Explore Dinosaurs Names A - Z
On this page you’ll discover some incredible dinosaur names beginning with the letter Y. This includes, Yinlong, Yuanmousaurus and Yandusaurus.
Our favourite dinosaur beginning with the letter Y is Yinlong. Why? Because it was the first undisputed ceratopsian dinosaur to be discovered.
We update this list of dinosaur names beginning with Y frequently, so be sure to check back often to see what other amazing dinosaurs we’ve added below.
Yandusaurus (YAN-doo-SORE-us) was a genus of hypsilophodontid dinosaur that lived in the Bathonian – Callovian age during the Middle Jurassic period, 169 – 163 million years ago, in Sichuan, China. It was a very important dinosaur in the history of hypsilophodontid dinosaurs.
Yandusaurus measured 5 feet (1.5 metres) in length, 1 foot (0.3 metres) in height and weighed around 7 kilograms (15 pounds). It was a small, bipedal dinosaur that moved around on its 2 strong hind legs that were built for fast running which helped this little dinosaur evade fierce predators.
Yandusaurus had 4 clawed toes on each foot and 5 clawed fingers on each hand. Scientists do not know whether its hands were able to grasp it. Its body was lightly built and its neck was long and thin. Its long, pointed tail was used for balance and to change direction quickly when running and escaping predators.
Nobu Tamura email:firstname.lastname@example.org http://spinops.blogspot.com/, CC BY-SA 4.0, via Wikimedia Commons
|Lived:||Late Jurassic, 160 – 144 million years ago|
|Length||8m / 26ft|
It was similar in size and appearance to its North American contemporary, Allosaurus. Yangchuanosaurus comes from the Upper Shaximiao Formation and was the largest predator in a landscape which included the sauropods Mamenchisaurus, Omeisaurus as well as the Stegosaurs.
Yangchuanosaurus measured 33 feet (10 metres) in length and weighed around 3 – 4 tons. It had a very large skull which could measure up to 3.5 feet (1.1 metres) long.
Like many predatory dinosaurs, Yangchuanosaurus had a low crest that ran along the front of its snout, from the nose to slightly in front of the eyes, with multiple hornlets and ridges, which is similar to Ceratosaurus.
Yangchuanosaurus had huge jaws contained many large, sharp teeth which it used to crush its prey. It had a massive tail that was about half its body length.
Yangchuanosaurus was a bipedal dinosaur and walked on its 2 large, powerful, hind legs which were equipped with 3 large clawed toes. Its fore limbs were short and equipped with 3 clawed fingers on each hand.
Image source © Andrey Atuchin
|Lived:||Early Jurassic, 195 – 190 million years ago|
|Length||9m / 30ft|
FURTHER READING AND STUDY
- Bai and Yang. (1990). Yimenosaurus, a new genus of Prosauropoda from Yimen County
- Paul, G.S. (2010). The Princeton Field Guide to Dinosaurs
- Peyre et al (2020). A new species of early-diverging Sauropodiformes from the Lower Jurassic Fengjiahe Formation of Yunnan Province, China.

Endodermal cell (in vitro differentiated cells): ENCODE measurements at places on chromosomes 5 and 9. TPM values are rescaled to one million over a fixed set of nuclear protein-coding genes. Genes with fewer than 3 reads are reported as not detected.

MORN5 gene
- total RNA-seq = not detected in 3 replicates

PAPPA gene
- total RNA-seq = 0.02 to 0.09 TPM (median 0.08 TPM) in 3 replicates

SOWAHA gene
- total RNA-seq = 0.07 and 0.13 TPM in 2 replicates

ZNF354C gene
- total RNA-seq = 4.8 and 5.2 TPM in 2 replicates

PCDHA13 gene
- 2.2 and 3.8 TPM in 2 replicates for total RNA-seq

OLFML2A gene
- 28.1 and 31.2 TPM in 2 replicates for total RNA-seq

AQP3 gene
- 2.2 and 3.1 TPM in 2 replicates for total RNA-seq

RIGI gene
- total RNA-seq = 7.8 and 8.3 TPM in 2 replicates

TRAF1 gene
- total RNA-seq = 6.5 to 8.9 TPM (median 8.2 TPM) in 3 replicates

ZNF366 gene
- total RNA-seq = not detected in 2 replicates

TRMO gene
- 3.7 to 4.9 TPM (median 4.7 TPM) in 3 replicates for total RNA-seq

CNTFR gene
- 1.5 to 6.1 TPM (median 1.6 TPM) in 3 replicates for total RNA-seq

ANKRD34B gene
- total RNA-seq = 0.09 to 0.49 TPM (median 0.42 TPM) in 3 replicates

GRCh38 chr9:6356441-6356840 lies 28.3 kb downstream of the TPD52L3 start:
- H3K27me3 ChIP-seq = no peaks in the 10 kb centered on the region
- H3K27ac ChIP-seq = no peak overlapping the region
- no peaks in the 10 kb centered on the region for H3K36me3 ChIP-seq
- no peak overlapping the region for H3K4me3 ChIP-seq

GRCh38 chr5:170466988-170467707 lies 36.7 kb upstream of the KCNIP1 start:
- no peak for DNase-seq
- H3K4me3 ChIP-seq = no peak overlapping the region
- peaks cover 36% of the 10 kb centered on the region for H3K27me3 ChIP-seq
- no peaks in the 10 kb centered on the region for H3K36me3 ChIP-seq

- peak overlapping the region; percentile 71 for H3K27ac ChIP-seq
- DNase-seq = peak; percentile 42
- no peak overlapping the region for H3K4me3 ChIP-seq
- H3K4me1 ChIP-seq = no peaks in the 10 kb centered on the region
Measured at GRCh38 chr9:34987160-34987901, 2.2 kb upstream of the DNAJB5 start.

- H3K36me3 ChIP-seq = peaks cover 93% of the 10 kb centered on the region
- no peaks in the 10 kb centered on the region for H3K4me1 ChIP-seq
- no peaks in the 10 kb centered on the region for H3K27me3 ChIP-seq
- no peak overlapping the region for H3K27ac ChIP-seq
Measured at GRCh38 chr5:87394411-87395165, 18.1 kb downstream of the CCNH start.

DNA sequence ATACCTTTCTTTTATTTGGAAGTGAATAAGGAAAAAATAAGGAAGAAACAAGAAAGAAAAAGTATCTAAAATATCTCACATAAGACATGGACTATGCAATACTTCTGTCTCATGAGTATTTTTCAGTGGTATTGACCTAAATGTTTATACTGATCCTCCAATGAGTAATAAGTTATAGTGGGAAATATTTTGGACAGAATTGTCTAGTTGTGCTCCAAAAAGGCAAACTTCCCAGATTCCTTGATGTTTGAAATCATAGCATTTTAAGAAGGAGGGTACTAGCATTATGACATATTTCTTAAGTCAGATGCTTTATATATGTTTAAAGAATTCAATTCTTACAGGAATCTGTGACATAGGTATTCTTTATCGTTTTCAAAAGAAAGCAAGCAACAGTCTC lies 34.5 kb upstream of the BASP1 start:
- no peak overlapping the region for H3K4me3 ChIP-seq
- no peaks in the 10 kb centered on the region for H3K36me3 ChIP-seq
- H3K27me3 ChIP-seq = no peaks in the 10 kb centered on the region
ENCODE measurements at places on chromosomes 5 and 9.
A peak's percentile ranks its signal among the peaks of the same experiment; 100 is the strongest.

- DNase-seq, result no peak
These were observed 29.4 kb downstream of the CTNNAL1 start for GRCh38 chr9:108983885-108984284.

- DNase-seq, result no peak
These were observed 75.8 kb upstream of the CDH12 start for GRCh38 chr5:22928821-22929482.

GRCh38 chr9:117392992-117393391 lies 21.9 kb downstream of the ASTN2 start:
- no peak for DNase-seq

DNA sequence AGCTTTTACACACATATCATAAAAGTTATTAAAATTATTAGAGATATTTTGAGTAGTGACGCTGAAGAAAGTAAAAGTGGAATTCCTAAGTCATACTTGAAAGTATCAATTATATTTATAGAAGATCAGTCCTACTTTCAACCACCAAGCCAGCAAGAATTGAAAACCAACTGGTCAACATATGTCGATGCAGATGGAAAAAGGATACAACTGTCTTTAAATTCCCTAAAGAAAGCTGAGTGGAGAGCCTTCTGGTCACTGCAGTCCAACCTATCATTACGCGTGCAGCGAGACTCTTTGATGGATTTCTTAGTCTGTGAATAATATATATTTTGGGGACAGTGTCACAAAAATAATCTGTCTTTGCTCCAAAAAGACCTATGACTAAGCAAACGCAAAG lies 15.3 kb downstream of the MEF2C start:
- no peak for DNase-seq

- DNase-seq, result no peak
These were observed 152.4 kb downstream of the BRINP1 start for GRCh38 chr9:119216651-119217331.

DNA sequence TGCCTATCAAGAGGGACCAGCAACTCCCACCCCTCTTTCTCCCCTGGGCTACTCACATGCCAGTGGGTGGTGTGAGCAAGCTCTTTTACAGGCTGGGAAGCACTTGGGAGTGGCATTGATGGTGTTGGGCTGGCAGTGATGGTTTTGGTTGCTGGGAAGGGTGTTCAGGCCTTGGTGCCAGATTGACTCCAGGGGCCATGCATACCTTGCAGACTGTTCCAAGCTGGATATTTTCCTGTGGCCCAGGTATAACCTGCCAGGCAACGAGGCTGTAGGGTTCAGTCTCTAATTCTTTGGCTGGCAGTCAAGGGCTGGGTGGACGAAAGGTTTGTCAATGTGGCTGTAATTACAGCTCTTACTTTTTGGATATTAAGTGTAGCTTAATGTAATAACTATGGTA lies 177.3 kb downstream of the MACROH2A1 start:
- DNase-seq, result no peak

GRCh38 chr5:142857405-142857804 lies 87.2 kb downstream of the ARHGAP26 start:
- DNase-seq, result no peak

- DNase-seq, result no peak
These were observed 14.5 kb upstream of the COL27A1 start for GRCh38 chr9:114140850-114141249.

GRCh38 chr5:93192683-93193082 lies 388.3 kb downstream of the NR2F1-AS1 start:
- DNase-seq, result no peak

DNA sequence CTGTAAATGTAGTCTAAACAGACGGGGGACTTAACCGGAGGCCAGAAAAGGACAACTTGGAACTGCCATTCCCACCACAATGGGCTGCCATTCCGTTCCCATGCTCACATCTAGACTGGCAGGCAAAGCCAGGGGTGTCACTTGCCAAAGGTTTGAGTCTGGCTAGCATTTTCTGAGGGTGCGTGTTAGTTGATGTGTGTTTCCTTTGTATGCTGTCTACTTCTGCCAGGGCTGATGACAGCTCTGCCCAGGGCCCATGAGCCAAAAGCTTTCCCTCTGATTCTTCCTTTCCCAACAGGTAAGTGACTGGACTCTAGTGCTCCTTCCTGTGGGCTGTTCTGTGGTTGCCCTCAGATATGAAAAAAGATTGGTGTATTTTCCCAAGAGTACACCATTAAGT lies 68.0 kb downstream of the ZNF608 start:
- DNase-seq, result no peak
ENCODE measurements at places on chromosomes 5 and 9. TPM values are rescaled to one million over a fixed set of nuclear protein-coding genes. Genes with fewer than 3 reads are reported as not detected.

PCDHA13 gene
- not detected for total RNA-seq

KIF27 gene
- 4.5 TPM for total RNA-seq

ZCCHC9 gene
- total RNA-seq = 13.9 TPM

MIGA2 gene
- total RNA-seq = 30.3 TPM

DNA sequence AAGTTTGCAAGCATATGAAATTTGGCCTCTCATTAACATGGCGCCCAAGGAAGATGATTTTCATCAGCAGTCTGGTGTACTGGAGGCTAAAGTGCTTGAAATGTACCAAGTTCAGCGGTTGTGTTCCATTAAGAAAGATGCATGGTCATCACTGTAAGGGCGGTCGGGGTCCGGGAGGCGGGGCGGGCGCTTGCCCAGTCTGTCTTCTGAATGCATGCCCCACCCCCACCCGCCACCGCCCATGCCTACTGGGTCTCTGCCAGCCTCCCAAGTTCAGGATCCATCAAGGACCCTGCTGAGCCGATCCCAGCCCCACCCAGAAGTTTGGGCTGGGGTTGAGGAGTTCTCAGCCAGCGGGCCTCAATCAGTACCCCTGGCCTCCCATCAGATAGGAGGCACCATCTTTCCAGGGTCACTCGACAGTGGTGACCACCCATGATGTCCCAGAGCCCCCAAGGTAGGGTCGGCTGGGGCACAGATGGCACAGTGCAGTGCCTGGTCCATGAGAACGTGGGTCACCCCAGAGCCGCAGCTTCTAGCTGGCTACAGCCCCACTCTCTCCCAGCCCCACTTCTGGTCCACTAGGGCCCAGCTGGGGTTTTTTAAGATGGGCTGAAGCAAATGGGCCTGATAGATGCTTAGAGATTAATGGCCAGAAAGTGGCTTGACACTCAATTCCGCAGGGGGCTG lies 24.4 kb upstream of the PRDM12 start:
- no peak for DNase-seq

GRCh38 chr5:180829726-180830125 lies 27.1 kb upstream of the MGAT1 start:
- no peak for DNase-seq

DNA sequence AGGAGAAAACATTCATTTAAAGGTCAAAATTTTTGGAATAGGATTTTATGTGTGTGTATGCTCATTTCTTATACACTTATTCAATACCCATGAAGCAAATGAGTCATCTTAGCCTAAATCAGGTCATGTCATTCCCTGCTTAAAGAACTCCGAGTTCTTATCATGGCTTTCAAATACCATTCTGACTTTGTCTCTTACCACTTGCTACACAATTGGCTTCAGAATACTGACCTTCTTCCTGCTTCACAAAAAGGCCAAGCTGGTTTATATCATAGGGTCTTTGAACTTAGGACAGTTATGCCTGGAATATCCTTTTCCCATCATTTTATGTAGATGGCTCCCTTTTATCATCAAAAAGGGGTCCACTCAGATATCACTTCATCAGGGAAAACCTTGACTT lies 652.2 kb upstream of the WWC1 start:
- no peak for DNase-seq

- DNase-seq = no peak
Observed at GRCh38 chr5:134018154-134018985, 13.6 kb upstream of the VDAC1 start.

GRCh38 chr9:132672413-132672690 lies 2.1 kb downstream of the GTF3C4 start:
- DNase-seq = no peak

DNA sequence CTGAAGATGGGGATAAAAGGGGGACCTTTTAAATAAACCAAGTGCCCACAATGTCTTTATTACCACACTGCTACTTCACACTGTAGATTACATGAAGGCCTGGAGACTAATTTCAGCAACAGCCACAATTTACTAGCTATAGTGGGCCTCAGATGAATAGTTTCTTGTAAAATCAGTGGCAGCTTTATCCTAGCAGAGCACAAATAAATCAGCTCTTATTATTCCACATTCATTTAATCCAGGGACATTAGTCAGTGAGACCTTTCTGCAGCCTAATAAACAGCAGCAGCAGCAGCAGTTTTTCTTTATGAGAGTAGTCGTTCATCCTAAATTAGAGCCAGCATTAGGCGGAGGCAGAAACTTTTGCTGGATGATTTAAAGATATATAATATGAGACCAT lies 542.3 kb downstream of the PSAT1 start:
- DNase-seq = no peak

Jie Yang, Guohui Wang, and Ziqi Bai named Yimenosaurus (Yee-muhn-o-sore-us) in 1990, which means “Yimen lizard” in Greek.
The prosauropod dinosaur family includes this genus. The species is thought to have existed in the modern Asian Woodlands about 190 million years ago, during the early Jurassic period.
Yimenosaurus was a herbivorous dinosaur that grazed higher than any other modern herbivore, allowing it to graze on lofty tree foliage. It features a long tail and a light, small head at the end of a long neck that functions as a counterbalance. Yimenosaurus diet made it’s spoon-shaped teeth useless to breakdown the vegetation. So, to help it would eat stones that helped digest the rough plant fibres.
The first fossil skeleton of the genus was discovered in Yimen, China, in the Fengjiahe Formation. Several Yimenosaurus remains have been unearthed, together implying that these dinosaurs may have lived in herds.
Yimenosaurus fossil records include an almost complete skull and mandible as well as incomplete cervical and dorsal vertebrae a mostly complete sacrum, an ilium, ischia, partial ribs, and a complete femur.
Yimenosaurus was around 30 feet long and weighed approximately 2 tons, according to the fossil bones. Yimenosaurus defining qualities were its massive stature, long neck, longtail, and powerful legs with serrated teeth.
Two specimens of this dinosaur have been discovered. The holotype was chosen from the two specimens because it had a more complete skull. The holotype, YXV 8701, has a complete skull and mandible, with the exception of the anterior end of the jaw and minor bone fragments around the skulls orbit.
Furthermore, a fragmentary cervical and dorsal vertebrae, all sacral vertebrae, an ilium, both ischia, a complete femur, and incomplete and damaged ribs.
The paratype, YXV8702, is known solely from a fragmentary skull, numerous cervical and dorsal vertebrae, three sacrals, a few caudal vertebrae, a scapula-coracoid, an entire pelvis, and nearly both hindlimbs.
Yingshanosaurus (ying-shan-oh-sore-us) is a genus of dinosaur that lived in the Oxfordian – Tithonian stages during the Upper Jurassic period, 159 – 142 million years ago. It was a Stegosaur which lived in what is now China. It was similar to another Stegosaur, Tuojiangosaurus, but slightly smaller.
Yingshanosaurus measured 17 feet (5 metres) in length and weighed around 1.6 tons. Yingshanosaurus differed from its plate-backed relatives as it had a pair of huge wing-like spines on its shoulders, which were flat, like the 2 rows of small bony plates along its back.
It had a spiked tail which it probably used for defence by swiping its attacker. Its head was long and its jaws contained many cheek teeth which enabled it to chew tough vegetation. It was a quadrupedal dinosaur that moved around slowly on 4 thick-set legs which may have had hoof-like toes.
|Lived:||Mid Jurassic, 159 – 154 million years ago|
|Weight:||15kg / 33Ibs|
|Length||1.3m / 3.9ft|
FURTHER READING AND STUDY
- Xu and Forster. 2006. A basal ceratopsian with transitional features from the Late Jurassic of northwestern China.
- Feng et al., (2015). Cranial anatomy of Yinlong downsi (Ornithischia: Ceratopsia) from the Upper Jurassic Shishugou Formation of Xinjiang, China